“Capital inflows to China: Hot and bothered,” The Economist, June 28, 2008, p.79.                          **

      Maurice Obstfeld & Jay Shambaugh & Alan Taylor, 2009. "Financial Instability, Reserves, and Central Bank
          Swap Lines in the Panic of 2008," American Economic Review, vol. 99(2), pages 480-86, May. **

 INTRO TO SPECULATIVE ATTACK MODELS: 1ST, 2ND AND 3RD GENERATION
      Roberto Chang and Andres Velasco, “Liquidity Crises in Emerging Markets: Theory and Policy,” in NBER
          Macroeconomics Annual (MIT Press, Cambridge, 2000).

 PROCYCLICAL FISCAL POLICY, POLITICAL BUDGET CYCLES & THE NATURAL RESOURCE CURSE
     Adi Brender and Alan Drazen, “Political Budget Cycles in New Versus Established Democracies,” J. Monetary
          Economics, 2005. NBER WP No.10539.
     “Chile’s Economy: Cashing in the fruits of rigor,” The Economist, Feb. 21, 2009. **


                                                                                                                  8
  CONTAGION
      Graciela Kaminsky, Carmen Reinhart and Carols Vegh, 2003, "The Unholy Trinity of Financial Contagion,"
      Journal of Economic Perspectives, 17, no. 4, Fall, 99-118. *
      Barry Eichengreen, Andy Rose and Charles Wyplosz, "Contagious Currency Crises." Scandinavian Journal of
      Economics 98, no. 4, 1996, 463-484.
       {Sergio Schmukler’s website on contagion: http://www1.worldbank.org/economicpolicy/managing%20volatility/contagion/index.html }

  THE CRISES OF JULY 1997-DECEMBER 2001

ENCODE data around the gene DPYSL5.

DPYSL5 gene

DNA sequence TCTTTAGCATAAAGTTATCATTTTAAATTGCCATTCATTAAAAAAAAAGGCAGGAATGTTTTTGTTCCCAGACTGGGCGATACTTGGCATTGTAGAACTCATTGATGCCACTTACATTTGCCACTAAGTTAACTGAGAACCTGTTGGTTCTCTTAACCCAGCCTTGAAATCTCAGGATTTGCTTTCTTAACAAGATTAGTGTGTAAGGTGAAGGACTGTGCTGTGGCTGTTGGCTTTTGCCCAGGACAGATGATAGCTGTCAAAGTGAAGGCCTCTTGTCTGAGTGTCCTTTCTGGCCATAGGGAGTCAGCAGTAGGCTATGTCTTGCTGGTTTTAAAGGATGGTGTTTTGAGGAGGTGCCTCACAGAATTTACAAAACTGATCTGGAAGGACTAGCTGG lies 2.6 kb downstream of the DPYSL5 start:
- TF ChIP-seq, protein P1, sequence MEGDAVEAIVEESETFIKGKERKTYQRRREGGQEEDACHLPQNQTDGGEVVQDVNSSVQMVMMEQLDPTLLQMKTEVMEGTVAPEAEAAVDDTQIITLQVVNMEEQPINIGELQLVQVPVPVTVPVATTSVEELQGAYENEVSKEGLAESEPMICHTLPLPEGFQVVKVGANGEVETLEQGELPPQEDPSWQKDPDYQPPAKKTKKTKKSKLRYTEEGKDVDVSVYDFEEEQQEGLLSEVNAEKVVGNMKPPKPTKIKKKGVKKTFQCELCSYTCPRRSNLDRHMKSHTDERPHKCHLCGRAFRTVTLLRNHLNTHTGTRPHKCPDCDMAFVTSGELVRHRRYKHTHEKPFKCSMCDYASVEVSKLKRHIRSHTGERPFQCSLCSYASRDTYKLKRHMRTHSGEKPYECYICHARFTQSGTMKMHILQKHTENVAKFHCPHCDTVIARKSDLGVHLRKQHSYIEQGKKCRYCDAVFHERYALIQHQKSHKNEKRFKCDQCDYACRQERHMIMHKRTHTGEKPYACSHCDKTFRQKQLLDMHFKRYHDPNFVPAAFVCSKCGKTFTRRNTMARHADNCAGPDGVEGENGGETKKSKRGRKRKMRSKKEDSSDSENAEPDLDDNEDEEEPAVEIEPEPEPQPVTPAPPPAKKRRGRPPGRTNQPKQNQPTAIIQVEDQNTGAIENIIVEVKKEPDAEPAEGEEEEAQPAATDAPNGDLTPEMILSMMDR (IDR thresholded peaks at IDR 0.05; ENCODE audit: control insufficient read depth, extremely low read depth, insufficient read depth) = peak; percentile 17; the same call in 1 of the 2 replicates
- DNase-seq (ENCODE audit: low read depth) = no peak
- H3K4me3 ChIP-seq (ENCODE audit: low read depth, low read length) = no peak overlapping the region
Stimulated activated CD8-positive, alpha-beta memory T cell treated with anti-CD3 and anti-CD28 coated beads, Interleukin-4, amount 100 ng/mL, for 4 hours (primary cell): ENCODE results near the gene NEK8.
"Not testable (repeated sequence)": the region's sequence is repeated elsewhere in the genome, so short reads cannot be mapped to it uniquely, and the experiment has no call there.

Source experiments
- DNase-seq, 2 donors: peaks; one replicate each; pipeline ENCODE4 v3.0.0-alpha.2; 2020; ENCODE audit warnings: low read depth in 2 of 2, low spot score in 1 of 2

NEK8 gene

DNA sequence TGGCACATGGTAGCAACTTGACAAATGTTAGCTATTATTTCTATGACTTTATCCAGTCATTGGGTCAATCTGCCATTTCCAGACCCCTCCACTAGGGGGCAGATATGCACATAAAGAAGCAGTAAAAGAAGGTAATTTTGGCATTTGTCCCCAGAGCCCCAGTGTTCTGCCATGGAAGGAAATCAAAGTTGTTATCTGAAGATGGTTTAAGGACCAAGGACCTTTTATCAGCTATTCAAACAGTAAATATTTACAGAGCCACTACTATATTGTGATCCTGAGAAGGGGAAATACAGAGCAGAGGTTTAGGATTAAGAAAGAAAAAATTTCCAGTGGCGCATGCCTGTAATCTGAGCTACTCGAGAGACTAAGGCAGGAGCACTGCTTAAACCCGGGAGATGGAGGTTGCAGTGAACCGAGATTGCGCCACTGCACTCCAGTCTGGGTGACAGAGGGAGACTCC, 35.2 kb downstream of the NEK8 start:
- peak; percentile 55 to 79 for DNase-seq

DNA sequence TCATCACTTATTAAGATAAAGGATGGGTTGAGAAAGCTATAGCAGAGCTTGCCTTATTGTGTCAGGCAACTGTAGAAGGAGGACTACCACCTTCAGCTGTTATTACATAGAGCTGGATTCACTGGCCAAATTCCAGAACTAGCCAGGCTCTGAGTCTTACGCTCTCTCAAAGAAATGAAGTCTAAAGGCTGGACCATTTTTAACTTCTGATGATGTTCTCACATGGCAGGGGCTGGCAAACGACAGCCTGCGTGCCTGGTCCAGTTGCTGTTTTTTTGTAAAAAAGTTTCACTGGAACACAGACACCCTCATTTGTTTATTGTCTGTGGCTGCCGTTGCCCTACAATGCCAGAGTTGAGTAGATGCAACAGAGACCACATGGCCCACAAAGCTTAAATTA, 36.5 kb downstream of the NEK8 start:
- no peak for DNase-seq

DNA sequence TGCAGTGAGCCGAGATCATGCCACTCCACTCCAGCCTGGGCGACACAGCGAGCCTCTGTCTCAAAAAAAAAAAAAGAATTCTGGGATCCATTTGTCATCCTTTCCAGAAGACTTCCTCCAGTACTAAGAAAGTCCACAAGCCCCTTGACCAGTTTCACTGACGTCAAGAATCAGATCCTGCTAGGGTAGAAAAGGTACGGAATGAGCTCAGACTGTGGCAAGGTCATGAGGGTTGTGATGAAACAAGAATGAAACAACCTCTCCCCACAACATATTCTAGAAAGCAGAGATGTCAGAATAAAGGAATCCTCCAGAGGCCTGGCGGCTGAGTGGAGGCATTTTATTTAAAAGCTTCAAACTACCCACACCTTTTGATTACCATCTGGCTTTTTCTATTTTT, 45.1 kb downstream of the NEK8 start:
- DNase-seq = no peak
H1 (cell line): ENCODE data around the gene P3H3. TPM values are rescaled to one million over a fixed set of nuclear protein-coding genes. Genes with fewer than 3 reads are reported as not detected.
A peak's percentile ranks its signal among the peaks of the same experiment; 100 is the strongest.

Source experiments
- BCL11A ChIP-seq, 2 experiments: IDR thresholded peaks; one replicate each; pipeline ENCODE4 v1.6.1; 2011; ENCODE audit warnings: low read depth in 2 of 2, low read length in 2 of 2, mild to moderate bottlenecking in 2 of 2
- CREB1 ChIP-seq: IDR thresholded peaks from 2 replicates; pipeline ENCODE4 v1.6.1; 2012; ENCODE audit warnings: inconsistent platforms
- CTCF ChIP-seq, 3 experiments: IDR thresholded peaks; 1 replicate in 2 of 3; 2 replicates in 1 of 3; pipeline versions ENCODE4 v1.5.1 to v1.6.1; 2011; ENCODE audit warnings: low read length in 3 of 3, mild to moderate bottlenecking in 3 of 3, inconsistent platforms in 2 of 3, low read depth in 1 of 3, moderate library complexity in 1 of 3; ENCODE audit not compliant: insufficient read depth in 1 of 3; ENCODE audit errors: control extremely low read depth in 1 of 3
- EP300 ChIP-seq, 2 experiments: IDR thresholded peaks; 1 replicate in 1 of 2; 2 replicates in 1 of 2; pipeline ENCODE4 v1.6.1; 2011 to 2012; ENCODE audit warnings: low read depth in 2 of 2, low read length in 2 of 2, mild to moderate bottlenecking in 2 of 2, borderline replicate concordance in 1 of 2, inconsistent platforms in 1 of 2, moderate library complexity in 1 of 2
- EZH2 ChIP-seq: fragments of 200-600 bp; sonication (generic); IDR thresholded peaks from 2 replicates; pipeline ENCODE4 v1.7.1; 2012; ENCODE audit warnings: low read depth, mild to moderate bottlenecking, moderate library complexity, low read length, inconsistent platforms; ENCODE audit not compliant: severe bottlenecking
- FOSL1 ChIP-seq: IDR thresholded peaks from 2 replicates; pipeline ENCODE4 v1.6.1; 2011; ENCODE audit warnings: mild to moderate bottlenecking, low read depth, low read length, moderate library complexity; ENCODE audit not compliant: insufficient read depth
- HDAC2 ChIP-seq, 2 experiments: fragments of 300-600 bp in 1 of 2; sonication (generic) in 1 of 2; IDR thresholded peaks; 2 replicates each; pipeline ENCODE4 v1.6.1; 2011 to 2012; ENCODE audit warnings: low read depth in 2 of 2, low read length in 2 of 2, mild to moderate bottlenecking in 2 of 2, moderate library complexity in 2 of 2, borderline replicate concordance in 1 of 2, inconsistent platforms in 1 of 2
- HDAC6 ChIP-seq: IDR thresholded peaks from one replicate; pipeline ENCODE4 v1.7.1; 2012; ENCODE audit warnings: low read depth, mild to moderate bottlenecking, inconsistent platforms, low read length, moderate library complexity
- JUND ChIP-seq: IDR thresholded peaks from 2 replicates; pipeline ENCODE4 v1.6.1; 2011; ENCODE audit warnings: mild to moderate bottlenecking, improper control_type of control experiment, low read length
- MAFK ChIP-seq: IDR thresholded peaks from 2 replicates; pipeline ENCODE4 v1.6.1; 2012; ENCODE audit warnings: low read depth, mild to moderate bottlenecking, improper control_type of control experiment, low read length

Steven Radelet and Jeffrey Sachs "The East Asian Financial Crisis: Diagnosis, Remedies, Prospects,"
            Brookings Papers on Economic Activity, 1:1998. 1-74 & 88-90.
       All the readings one could want on emerging markets, and many other current global macro issues, are on the website of
       Nouriel Roubini; but now one must subscribe: http://www.rgemonitor.com.



10. FORWARD MARKET BIAS, RISK, AND PORTFOLIO DIVERSIFICATION
  WTP, Chapter 28. **
  Karen Lewis, “Puzzles in International Financial Markets,” in Handbook of International Economics, vol. 3,
          G. Grossman and K. Rogoff, eds., North Holland, 1995. *

  TESTS OF RATIONAL EXPECTATIONS IN THE FORWARD EXCHANGE MARKET
       Kenneth Froot and Richard Thaler, “Anomalies: Foreign Exchange,” Journal of Economic Perspectives 4, no.
             3, (Summer 1990), pp. 179-92.
       Menzie Chinn, “The (Partial) Rehabilitation of Interest Rate Parity in the Floating Rate Era: Longer Horizons,
             Alternative Expectations, and Emerging Markets,” J. International Money and Finance 25, 2006, 7-21. *
       Jeffrey Frankel and Jumana Poonawala “The Forward Market in Emerging Currencies: Less Biased than in
                 Major Currencies,” forthcoming, J.Interntnl. Money & Finance. NBER WP 12496. HKS RWP09-
                 023, 2009.


  CURRENCY RISK AND OPTIMAL PORTFOLIO DIVERSIFICATION
       WTP, 10th ed., pp. S55-S58.      **
       Charles Engel, “The Forward Discount Anomaly and the Risk Premium: A Survey of Recent Evidence,”
             Journal of Empirical Finance, June 1996, pp. 123-191.
       Jeffrey Frankel, "In Search of the Exchange Risk Premium: A Six-Currency Test Assuming Mean-Variance
             Optimization,"in On Exchange Rates. 1993.


  COUNTRY RISK, SUPPLY OF DEBT TO EMERGING MARKET BORROWERS, AND DEBT DYNAMICS
       Barry Eichengreen and Ashoka Mody, “Lending Booms, Reserves and the Sustainability of Short-Term Debt:
            Inferences from the Pricing of Syndicated Bank Loans,” Journal of Development Economics, 2000.
       WTP, 10th ed., pp.S47-S48.